Anthropology; Latin American, Caribbean, and Iberian Studies (LACIS), UW-Madison
Race, Ethnicity, and Indigeneity Fellow, IRH
My book is an ethnography about how a range of musicians, cultural promoters, and bureaucrats, in Recife, Brazil, use music to imagine the social order and their place(s) within it. These processes are especially audible in Recife, a city whose reputation as a musically diverse place has long been perpetuated in popular media and by (inter)national scholarship. Over the past 15 years, state and municipal government institutions have intensified this reputation by sponsoring local music—from folk genres to cosmopolitan pop—to enhance Recife 's economy, promote democracy and multiculturalism, and bolster citizens' pride. By comparing how various actors negotiate the discourses of state sponsorship as they perform, consume, and evaluate music, I reveal music is not only embedded in social life, but it is also a medium through which individuals, groups, and institutions, (re)produce, accommodate, and challenge the structures of power upon which the social order is based. Furthermore, the book reveals how people with varying relationships to state sponsorship and the Brazilian state, more broadly, are using music to redraw social boundaries and fashion new subjectivities. Consequently, these actors are situating themselves within multiple, and often, intersecting musically-mediated scales of belonging, including the local, regional, national, and global.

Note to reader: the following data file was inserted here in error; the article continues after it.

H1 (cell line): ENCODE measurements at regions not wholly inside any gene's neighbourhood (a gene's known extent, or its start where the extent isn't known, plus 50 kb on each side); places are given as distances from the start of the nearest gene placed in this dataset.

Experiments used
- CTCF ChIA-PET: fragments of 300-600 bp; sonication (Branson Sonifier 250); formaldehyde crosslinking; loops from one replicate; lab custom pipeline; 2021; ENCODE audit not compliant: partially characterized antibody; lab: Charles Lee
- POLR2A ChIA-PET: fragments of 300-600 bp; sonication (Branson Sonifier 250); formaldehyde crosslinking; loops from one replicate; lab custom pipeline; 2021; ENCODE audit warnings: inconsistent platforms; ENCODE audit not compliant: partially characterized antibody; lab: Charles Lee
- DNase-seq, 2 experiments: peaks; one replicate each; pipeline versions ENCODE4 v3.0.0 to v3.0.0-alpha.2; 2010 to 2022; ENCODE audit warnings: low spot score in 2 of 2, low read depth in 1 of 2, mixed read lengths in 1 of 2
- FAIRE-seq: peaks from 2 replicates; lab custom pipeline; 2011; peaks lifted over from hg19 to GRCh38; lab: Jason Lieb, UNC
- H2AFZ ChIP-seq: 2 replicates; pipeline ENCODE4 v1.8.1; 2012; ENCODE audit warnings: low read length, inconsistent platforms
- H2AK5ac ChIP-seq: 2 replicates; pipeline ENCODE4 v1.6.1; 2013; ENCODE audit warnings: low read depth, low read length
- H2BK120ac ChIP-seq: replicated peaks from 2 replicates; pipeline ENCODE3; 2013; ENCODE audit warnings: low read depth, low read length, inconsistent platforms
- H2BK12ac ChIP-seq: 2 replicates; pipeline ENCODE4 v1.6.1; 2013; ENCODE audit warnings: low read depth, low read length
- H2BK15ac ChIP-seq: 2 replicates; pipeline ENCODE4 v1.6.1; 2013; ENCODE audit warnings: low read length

Falina Enriquez is an assistant professor of Anthropology at UW-Madison. As a cultural and linguistic anthropologist, her research examines artistic and communicative practices as constitutive elements of social life. She received her PhD in Anthropology at the University of Chicago in 2014 and has received grants from organizations such as the National Science Foundation and the Fulbright Program. As a faculty member at UW-Madison since 2015, she has been expanding her research on music and state sponsorship in Recife, Brazil. While in residence at the Institute for Research in the Humanities, she will complete her book manuscript, tentatively entitled, “Musical Scales of Belonging in Recife, Brazil."